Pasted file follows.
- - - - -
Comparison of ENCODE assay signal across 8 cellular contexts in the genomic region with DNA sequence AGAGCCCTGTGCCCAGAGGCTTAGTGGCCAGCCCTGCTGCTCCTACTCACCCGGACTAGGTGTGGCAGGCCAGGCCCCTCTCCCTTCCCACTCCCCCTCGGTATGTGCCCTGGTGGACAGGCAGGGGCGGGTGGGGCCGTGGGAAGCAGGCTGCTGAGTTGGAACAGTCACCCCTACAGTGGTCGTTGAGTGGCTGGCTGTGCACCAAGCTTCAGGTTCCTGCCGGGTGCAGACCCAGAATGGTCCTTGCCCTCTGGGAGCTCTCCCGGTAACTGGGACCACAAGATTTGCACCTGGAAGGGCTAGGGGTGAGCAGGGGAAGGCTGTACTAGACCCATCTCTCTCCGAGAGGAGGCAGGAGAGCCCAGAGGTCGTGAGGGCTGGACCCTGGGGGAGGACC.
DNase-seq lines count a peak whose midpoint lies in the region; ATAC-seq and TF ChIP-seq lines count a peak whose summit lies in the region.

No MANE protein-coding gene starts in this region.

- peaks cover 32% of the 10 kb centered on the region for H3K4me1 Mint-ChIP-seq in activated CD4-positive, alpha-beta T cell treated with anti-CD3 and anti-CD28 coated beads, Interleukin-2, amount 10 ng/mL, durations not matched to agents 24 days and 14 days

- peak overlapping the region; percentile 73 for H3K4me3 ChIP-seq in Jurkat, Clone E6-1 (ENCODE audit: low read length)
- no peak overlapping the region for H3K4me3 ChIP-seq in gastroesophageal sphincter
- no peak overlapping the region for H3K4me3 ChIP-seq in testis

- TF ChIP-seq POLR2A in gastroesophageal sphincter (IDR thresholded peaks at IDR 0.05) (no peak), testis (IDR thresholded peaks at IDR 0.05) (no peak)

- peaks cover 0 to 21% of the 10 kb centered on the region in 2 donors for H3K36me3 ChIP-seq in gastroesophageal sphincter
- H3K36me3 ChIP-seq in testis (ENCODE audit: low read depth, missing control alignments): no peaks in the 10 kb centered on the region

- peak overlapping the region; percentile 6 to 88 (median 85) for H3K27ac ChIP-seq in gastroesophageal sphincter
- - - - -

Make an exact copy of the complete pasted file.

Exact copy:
Comparison of ENCODE assay signal across 8 cellular contexts in the genomic region with DNA sequence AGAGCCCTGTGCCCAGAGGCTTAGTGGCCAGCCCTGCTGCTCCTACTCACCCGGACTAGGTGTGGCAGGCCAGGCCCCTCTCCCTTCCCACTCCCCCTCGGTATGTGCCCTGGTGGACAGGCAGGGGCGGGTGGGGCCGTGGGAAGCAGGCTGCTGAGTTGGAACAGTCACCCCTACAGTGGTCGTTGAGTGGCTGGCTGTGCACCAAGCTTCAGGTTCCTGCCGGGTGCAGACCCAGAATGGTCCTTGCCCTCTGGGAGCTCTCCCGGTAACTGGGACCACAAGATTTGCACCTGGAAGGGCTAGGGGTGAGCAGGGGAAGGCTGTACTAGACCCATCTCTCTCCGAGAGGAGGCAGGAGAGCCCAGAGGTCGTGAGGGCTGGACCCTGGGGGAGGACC.
DNase-seq lines count a peak whose midpoint lies in the region; ATAC-seq and TF ChIP-seq lines count a peak whose summit lies in the region.

No MANE protein-coding gene starts in this region.

- peaks cover 32% of the 10 kb centered on the region for H3K4me1 Mint-ChIP-seq in activated CD4-positive, alpha-beta T cell treated with anti-CD3 and anti-CD28 coated beads, Interleukin-2, amount 10 ng/mL, durations not matched to agents 24 days and 14 days

- peak overlapping the region; percentile 73 for H3K4me3 ChIP-seq in Jurkat, Clone E6-1 (ENCODE audit: low read length)
- no peak overlapping the region for H3K4me3 ChIP-seq in gastroesophageal sphincter
- no peak overlapping the region for H3K4me3 ChIP-seq in testis

- TF ChIP-seq POLR2A in gastroesophageal sphincter (IDR thresholded peaks at IDR 0.05) (no peak), testis (IDR thresholded peaks at IDR 0.05) (no peak)

- peaks cover 0 to 21% of the 10 kb centered on the region in 2 donors for H3K36me3 ChIP-seq in gastroesophageal sphincter
- H3K36me3 ChIP-seq in testis (ENCODE audit: low read depth, missing control alignments): no peaks in the 10 kb centered on the region

- peak overlapping the region; percentile 6 to 88 (median 85) for H3K27ac ChIP-seq in gastroesophageal sphincter